Nothing but an embankment and a strip of trees separated me from I-93 on the southern part of the trail. Once the trail and highway diverged, the scenery changed to wetlands full of red-winged blackbirds. Proceeding north, I entered residential areas, then passed a ball field, and crossed busy NH Route 102 in the center of town.

Crossing 102 was easier than I expected. Traffic actually stopped for me as I entered the crosswalk. That is not something I take for granted in central business districts, even on a weekend.

My favorite part of the trail paid tribute to poet Robert Frost, who spent a few years teaching at nearby Pinkerton Academy. “The Road Not Taken” had been stenciled on the trail only a day or two before my walk. More artwork has since been added.

Robert Frost poem on Derry rail trail NH
Frost’s “The Road Not Taken” is a Derry Rail Trail highlight.

Local trail group: Derry Rail Trail


I confess to a special liking for the Windham rail trail. Annually – except during this COVID year – there’s a 5k race (3.1 miles) here that usually falls near my birthday. I consider the race a present to myself. Even on the hottest day, this is a cool and restful trail.

Boston and Maine caboose, Windham Junction, NH
This Boston and Maine RR caboose is now a Windham Junction landmark.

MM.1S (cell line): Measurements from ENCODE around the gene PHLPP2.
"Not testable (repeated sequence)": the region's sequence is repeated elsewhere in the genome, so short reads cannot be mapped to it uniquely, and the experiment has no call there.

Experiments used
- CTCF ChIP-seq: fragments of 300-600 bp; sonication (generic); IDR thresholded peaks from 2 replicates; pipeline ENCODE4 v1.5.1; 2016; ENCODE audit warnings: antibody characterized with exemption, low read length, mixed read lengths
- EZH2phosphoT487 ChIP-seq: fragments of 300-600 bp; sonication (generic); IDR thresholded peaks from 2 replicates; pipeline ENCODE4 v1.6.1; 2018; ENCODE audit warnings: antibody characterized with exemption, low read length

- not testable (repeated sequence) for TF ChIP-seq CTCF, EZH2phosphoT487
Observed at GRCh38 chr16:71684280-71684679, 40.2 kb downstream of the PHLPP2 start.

Windham Junction, with its restored depot and caboose, has a good-sized parking lot. That makes it a good starting point for a ride or walk north into Derry or south into Salem. My recent trip was just to enjoy the Windham trail itself.

Windham rail trail NH
Roulston Road crossing (no parking here).

The trail looked practically freshly-pressed. Recent maintenance work has improved the trail’s surface and drainage.

Windham rail trail NH
New pavement, new drainage work, trimmed shrubs: welcome to Windham’s rail trail.

Local trail group: Windham Rail Trail Alliance

Mark your calendar: October event to benefit New Boston rail trail

The New Boston Rail Trail has an event on October 5th: Walk-Run-Bike, New Boston to help raise money to complete the rail trail project to resurface all 4.795 miles of trail. The event includes a 1 mile Kid’s Fun Run, 4 or 8 mile Walk-A-Thon, 25 mile Bike-A-Thon and 5K Adult Obstacle Course. You can register at and check out the video about the rail trail on YouTube

Groton, MA on Nashua River Rail Trail